Greenfield Plantation is located in Georgetown, SC, the third oldest town in SC, following Charleston and Beaufort. Founded in 1729, Georgetown became an official port in 1732. This enabled the planters and merchants to bypass Charleston, avoiding the extra freight and duties. Indigo, prized for blue dye, was the first primary crop, but as competition caused a diminished demand for indigo, the planters turned to rice. Great fortunes were made by these crops and Georgetown County prospered. By 1840, the Georgetown District (County) produced nearly one-half of the total rice crop of the United States and the port exported more rice than any port in the world. The local variety called "Carolina Gold" was known worldwide.
The property known as Greenfield Plantation first appeared to be owned by William Saxby, who acquired the land grants on the Black River in 1735. When he and his wife,Sarah died in 1747, the property passed to their minor sons, Richard and Thomas. The land next appeared under ownership of Paul Lapear in 1753. Orphaned at 13, he later married his wife, Sarah, and had 5 children. He divided the 1000 acres in half in 1777, selling half to Stephen Ford, owner of the Waterford/Deer Hall tract directly across the river. LaPear may have died around 1788, as the estate is mentioned being enumerated for the 1790 census with 46 slaves. The first record of the name Greenefield (with an extra e) was in 1790 when Thomas Shubrick purchased the property . The origin of the name is unclear as there never was an owner named Green. The land next appeared in possession John Julius Pringle who probably purchased it from Shubrick. His grandson, John Julius Izard Pringle inherited Greenfield and his mother lived nearby at White House. Following his father's death, his mother, Mary Izard Pringle, married Joel Roberts Poinsett in 1833.
John Julius Izard Pringle's widow, Jane Lynch Pringle operated both White House and Greenfield plantations toward the end of the "War Between The States". His daughter-in -law was Elizabeth Allston, Governor Robert FW Allston's daughter, the author of the book "A Woman Rice Planter". In 1850, 150,000 pounds of rice was produced by the plantation. Oliver B. Skinner, a prominent Georgetown businessman, became its next owner in 1885 after the Pringles. His son, J. William Skinner sold the property to Hunter Grover, a manufacturer from Ohio in 1923.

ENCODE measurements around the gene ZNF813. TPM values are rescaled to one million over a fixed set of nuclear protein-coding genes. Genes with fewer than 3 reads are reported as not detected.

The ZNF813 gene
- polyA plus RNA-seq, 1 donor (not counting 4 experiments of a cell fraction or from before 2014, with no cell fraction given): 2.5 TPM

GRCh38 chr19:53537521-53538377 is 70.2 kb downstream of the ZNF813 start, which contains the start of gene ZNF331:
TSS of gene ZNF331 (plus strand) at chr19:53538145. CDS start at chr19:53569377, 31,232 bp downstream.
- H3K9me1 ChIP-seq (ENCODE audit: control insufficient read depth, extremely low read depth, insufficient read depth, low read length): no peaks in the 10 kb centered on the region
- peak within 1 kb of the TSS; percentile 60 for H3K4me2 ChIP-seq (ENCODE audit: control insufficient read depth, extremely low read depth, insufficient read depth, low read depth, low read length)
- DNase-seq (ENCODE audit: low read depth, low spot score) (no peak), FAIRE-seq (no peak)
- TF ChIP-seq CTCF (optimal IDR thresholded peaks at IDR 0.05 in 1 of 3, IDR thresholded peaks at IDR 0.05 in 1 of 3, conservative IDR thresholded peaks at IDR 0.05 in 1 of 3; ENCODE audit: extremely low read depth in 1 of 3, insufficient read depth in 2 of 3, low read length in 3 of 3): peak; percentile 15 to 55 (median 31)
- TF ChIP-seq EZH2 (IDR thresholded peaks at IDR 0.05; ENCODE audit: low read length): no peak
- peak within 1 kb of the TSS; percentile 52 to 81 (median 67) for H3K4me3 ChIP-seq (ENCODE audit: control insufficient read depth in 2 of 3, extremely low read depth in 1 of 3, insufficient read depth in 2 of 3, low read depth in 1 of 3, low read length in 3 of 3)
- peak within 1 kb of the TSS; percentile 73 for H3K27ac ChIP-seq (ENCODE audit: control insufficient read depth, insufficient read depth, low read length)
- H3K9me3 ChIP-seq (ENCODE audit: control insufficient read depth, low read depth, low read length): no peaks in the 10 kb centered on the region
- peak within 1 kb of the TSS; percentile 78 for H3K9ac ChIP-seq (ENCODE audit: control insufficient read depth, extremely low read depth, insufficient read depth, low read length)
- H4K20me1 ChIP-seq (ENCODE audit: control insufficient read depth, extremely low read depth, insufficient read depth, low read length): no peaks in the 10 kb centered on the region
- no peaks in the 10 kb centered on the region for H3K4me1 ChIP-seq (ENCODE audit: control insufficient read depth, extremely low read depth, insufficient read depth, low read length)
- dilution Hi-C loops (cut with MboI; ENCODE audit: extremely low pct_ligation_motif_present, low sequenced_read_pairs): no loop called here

Walker Patterson Inman purchased Greenfield in 1935 from the receivers of the Bank of Georgetown. He was a native of Atlanta where his family had been prominent cotton merchants. Widowed when Walker was a small child, his mother, Nanaline, married Buck Duke, president and founder of the American Tobacco Company in 1907. This union later produced a half-sister to Walker, Doris Duke. In 1924, Duke established The Duke Endowment, a $40 million trust fund (about $430 million in 2005 dollars), which contributed substantially to Trinity College, subsequently renamed Duke University.
Prior to his purchase there had been a structure on the plantation that had burned. The current house was completed and featured in 1938 in House and Garden, the article calling it a "Carolina Classic" with its painted white brick and stucco exterior. During his ownership he built a landing strip there and piloted his airplane in and out of Georgetown. Mr. Inman was one of 6 men who together completed the first transcontinental short wave radio transmission. He was a trustee of the Duke Endowment and Duke University and was actively involved in the development of Duke Hospital. Married to Georgia Polin, of Anderson, SC, he lived at the plantation with his wife, her daughter, Susan, and their son, Walker P. Inman, Jr. until his death at Greenfield in 1954. His son, Walker (Skipper) inherited the plantation as a child.
Mr. Walker (Skipper) Patterson Inman, Jr., born in 1952, lived with his aunt and uncle, the Lightseys of Anderson, after his parents deaths and with his aunt Doris Duke, billionaire heiress, intermittently at her houses, Shangri-La in Honolulu and Rough Point in Newport. Doris kept camels at her Newport residence and Walker (Skipper) told that she would become annoyed with the camels because they favored Skipper over her when he visited.
As an adult, he kept his 80' sailboat, the Devine Decadence in New Zealand and spent over two years sailing the world with his nephew in the 1990's. Since the mid-eighties, he divided his time between Greenfield and his Wyoming residence. He had a vivacious and colorful persona and enjoyed making a grand gesture of generosity, which he did for many. He was an accomplished photographer, sportsman, an expert on steam engines, a licensed pyrotechnic and a world class gun and knife collector. He loved life and he loved his twin children, Patterson and Georgia, and his wife Daralee. He left the world in 2010, too soon for those who loved him.